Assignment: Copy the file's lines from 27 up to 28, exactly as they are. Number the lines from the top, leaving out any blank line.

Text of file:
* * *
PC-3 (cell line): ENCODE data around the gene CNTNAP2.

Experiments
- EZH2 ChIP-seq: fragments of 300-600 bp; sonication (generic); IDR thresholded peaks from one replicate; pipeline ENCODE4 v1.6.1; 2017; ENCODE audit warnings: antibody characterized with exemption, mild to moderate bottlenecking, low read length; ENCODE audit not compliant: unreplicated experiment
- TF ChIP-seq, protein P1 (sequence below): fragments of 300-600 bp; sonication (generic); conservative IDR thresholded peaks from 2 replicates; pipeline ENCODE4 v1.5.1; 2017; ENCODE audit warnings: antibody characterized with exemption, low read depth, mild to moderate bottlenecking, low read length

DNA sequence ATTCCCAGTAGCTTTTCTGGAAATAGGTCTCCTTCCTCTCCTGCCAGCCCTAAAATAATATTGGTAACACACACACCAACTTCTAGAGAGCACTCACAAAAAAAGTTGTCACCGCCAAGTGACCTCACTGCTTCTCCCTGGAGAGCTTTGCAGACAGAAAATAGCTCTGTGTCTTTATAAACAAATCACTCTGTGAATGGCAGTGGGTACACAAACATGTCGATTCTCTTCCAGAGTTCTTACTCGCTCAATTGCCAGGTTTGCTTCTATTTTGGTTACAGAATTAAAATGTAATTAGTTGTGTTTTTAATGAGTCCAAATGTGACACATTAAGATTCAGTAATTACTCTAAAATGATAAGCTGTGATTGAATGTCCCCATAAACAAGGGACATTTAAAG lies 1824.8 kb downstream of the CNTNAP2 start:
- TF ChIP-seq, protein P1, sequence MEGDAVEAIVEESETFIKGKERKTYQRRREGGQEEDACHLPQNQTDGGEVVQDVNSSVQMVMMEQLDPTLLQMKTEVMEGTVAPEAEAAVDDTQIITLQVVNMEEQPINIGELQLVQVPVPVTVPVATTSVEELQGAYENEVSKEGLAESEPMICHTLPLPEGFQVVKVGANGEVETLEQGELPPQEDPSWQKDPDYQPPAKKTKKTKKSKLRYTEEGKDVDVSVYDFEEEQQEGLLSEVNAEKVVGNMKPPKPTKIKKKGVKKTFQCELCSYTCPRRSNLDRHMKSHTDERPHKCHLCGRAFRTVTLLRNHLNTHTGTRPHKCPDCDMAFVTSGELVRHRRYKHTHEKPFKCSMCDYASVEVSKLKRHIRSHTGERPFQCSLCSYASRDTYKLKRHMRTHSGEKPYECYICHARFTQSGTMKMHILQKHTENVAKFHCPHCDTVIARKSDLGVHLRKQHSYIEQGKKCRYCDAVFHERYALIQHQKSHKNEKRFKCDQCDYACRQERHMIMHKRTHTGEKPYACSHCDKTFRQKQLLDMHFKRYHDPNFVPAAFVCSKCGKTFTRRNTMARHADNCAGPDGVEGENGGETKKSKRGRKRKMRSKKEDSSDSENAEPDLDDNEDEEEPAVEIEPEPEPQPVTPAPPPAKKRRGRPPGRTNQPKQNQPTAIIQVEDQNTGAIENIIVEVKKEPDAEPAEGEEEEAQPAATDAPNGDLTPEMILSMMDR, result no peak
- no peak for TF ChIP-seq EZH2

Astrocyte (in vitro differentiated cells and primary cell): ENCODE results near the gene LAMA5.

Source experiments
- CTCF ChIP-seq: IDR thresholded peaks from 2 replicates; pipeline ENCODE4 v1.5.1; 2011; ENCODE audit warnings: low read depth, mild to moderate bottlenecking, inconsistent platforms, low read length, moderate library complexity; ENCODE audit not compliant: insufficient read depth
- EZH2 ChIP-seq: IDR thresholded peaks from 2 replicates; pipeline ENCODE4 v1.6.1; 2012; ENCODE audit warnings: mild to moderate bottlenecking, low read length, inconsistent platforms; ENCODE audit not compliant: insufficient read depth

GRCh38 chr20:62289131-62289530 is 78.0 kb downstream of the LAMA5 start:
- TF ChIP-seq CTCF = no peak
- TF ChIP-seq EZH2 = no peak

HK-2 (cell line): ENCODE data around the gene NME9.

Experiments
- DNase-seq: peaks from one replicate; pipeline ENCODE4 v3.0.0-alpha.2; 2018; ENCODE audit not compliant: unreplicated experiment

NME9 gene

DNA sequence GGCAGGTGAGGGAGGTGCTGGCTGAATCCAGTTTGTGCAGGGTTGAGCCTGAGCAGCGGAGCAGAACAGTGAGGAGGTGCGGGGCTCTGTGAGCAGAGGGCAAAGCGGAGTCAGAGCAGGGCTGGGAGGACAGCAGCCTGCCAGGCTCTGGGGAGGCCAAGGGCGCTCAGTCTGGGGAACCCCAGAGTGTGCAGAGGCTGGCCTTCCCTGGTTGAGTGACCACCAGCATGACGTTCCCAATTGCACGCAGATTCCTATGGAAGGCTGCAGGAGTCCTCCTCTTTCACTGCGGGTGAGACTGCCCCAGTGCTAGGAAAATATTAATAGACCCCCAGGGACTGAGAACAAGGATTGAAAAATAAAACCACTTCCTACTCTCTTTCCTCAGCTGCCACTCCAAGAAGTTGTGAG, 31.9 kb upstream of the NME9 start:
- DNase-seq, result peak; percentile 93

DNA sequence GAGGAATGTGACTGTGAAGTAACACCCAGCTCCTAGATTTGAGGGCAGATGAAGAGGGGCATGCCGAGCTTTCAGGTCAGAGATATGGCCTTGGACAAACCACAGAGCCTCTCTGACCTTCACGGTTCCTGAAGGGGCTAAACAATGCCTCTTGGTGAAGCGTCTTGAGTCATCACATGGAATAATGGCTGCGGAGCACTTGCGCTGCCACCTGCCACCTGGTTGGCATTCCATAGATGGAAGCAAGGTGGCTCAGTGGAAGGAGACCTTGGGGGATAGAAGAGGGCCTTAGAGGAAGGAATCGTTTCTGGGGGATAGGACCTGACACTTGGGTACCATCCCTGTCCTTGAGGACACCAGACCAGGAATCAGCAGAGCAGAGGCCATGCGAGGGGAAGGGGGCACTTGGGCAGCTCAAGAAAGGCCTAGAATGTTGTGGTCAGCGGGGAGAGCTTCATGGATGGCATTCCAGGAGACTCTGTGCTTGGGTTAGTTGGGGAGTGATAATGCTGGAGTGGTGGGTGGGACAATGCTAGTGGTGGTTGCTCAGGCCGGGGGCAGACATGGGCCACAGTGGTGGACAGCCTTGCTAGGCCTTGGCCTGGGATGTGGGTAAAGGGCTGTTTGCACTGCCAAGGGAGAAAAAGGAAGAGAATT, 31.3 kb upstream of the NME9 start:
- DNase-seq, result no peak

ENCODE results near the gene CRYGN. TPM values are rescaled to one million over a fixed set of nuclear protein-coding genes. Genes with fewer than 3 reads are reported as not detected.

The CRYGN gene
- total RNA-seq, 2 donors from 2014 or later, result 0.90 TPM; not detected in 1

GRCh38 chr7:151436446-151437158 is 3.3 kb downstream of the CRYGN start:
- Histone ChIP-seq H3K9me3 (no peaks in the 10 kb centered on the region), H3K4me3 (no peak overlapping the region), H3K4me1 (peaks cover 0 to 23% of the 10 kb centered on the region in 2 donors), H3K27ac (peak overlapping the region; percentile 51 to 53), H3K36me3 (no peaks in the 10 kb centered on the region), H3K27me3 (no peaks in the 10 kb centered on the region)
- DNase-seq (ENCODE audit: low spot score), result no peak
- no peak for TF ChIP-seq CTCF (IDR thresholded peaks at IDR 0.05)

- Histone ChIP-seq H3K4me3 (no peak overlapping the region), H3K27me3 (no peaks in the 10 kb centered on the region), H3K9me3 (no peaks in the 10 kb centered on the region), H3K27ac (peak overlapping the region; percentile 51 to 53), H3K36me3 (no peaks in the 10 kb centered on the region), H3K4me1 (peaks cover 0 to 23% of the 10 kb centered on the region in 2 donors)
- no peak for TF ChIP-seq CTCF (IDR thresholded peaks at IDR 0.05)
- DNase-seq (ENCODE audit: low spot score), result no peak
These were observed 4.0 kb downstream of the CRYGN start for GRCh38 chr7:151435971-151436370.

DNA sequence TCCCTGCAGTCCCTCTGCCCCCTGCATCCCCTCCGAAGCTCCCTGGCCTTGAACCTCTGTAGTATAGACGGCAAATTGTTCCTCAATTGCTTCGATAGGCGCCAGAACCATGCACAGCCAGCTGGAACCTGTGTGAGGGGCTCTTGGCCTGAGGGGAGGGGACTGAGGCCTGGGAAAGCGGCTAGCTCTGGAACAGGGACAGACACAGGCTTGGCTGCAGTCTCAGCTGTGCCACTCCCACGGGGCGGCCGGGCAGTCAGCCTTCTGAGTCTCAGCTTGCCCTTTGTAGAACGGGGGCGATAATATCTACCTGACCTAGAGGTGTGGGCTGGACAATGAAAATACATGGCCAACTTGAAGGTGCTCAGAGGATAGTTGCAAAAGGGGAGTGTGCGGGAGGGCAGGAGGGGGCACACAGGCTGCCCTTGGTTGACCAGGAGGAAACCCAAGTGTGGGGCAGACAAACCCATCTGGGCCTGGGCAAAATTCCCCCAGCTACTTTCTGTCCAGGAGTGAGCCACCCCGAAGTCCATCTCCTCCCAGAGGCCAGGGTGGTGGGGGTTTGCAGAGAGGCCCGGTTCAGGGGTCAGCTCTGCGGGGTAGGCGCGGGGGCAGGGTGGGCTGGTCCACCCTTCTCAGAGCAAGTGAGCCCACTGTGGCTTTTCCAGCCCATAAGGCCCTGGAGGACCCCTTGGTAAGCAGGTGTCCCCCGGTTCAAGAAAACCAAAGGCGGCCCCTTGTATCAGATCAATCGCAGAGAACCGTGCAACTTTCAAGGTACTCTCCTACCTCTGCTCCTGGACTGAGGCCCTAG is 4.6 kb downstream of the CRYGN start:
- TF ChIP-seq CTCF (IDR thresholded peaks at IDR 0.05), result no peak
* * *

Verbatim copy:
- Histone ChIP-seq H3K9me3 (no peaks in the 10 kb centered on the region), H3K4me3 (no peak overlapping the region), H3K4me1 (peaks cover 0 to 23% of the 10 kb centered on the region in 2 donors), H3K27ac (peak overlapping the region; percentile 51 to 53), H3K36me3 (no peaks in the 10 kb centered on the region), H3K27me3 (no peaks in the 10 kb centered on the region)
- DNase-seq (ENCODE audit: low spot score), result no peak